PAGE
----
Wilton: We never said [at the meeting in Brazil] that we were removing Miranda's [husband]. I don't know where that came from . . . We were having these meetings because we couldn't get anything done, or done in a situation where we all could go over what would be the best scenario. It was clearly an us against them kind of a thing, and we're trying to [say things like], "Let's look at this merchandising company we have. It's kind of an old model. Couldn't we modernize it? Couldn't we license it to a third party company like most bands do?"

Rockenfield:
... Our model of what we've been doing, after going through the books for months, up until that point, it was not monetarily looking as good as we thought it could. So we brought suggestions to the table. Unfortunately, on that side, the people that we were hiring were on that side, and that's what happened. But what do you do? You get stuck between a rock and a hard place. If I don't stand my ground as a businessman then I'm not doing what's right for the business. But if I stand my ground, I'm gonna get a storm of a response. We stood our ground and we dealt with the storm and that's where we're at now.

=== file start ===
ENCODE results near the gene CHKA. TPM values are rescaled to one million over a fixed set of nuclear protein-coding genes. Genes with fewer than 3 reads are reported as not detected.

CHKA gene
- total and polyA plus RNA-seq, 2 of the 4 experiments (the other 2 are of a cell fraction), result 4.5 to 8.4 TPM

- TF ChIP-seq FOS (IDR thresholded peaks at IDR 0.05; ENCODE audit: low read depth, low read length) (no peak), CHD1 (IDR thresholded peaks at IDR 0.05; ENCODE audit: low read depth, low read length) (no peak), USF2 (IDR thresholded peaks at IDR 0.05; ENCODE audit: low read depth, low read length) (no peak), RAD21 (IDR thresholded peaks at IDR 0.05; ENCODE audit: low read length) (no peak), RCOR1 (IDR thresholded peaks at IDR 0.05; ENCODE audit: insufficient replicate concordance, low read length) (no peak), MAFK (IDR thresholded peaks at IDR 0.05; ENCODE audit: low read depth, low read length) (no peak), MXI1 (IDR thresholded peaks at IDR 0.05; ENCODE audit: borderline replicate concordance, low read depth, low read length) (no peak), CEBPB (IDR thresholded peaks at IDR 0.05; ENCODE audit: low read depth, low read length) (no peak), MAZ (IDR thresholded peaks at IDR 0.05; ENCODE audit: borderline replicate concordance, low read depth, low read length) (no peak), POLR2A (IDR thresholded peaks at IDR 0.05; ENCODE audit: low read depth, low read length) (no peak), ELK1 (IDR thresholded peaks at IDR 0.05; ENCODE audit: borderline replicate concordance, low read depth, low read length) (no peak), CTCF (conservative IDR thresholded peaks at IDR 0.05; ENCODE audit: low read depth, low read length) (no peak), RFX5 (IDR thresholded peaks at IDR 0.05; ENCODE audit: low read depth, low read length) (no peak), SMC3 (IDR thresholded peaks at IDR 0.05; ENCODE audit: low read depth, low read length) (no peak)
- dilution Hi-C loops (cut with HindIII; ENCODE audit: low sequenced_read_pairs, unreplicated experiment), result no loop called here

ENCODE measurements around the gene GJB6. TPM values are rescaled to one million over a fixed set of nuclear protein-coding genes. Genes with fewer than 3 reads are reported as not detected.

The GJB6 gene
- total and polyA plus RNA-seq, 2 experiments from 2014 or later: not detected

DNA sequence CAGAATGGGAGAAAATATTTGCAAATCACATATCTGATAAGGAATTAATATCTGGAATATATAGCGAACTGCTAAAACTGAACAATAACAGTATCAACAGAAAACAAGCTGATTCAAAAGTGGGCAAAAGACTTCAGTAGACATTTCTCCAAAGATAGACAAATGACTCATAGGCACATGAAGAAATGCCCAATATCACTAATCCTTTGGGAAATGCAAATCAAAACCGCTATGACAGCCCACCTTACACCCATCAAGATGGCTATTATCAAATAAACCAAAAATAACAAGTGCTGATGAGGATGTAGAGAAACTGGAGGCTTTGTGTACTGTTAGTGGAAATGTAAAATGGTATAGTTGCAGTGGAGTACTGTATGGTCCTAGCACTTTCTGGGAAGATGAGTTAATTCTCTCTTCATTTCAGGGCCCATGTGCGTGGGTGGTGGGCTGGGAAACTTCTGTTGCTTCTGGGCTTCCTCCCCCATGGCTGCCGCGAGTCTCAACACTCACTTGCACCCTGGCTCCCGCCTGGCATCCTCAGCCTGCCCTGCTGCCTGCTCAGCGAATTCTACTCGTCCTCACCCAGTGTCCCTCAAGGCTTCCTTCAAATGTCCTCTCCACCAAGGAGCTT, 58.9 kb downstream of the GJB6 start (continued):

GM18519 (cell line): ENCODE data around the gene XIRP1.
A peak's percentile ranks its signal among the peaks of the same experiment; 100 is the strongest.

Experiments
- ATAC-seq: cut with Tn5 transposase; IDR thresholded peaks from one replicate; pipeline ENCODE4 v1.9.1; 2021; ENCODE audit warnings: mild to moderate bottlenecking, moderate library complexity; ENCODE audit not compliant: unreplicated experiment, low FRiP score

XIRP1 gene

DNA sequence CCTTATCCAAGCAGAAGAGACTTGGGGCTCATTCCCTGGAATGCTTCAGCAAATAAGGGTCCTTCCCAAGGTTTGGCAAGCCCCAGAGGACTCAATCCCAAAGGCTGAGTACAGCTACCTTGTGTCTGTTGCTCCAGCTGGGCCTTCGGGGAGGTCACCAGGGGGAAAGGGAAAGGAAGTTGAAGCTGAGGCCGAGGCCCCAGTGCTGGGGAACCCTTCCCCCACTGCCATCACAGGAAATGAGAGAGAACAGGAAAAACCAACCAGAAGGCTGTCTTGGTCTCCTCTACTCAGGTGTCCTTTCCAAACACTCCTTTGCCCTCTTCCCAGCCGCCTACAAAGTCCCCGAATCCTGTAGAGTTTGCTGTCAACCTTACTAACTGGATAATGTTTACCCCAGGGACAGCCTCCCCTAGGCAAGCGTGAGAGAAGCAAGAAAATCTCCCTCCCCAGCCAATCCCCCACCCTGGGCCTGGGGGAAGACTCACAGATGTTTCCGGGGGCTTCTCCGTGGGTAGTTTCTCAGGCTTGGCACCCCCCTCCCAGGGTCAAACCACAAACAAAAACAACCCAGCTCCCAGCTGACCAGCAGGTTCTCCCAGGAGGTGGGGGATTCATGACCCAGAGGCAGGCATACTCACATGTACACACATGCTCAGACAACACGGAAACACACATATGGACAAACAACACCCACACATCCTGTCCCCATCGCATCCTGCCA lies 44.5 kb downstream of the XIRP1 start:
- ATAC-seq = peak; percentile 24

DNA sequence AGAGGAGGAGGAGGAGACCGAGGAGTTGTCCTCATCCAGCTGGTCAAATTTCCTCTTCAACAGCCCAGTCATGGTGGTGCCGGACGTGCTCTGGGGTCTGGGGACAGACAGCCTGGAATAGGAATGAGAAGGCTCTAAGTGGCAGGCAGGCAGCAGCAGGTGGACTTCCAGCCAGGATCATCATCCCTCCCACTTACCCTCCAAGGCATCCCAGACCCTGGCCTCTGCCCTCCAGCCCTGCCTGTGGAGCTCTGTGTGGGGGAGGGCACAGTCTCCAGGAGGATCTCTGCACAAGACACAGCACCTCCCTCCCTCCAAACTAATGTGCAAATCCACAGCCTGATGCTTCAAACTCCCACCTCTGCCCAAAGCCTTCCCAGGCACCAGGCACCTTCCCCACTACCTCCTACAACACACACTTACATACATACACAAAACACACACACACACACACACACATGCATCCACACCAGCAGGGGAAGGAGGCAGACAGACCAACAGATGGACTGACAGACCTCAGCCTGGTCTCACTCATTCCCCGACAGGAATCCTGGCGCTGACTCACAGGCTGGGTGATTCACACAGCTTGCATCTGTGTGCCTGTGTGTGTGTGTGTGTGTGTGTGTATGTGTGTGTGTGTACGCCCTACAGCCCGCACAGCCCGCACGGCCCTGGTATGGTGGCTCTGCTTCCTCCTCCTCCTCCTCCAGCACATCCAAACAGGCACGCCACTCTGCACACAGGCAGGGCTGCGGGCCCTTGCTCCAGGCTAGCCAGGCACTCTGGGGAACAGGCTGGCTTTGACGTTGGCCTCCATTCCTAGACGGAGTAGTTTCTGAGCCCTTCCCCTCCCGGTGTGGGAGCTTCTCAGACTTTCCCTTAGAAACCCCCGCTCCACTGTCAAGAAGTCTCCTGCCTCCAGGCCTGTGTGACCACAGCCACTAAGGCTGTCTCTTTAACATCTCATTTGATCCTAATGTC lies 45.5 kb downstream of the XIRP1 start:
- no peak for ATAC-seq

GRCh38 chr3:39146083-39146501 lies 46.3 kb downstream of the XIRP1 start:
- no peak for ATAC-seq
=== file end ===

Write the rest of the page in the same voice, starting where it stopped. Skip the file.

Eddie: We were only trying to figure out what was in the best interest of the band. Minimizing expenses while also maximizing your dollar.

Rockenfield: I don't want our fans to read that wrong: We are a business. I'm not in this for my health. We enjoy the music and we love it. But we have to make a living at it and we have to do that smartly, and that's all we've been trying to do. Besides that part of it, we're also trying to do it for the fans. The merchandise situation that we were addressing was not being run efficiently. Fans were waiting weeks at a time to get the merchandise they were ordering, or this and that, and it was not being done officially, and after talking to some other people about what our options should be, it just became apparent that we should address that. But that's really when a lot of this started to go sour, by doing that.

You're in Brazil, you have this meeting, and then you're getting ready to perform, and this incident occurs. What was going through your minds when this was happening?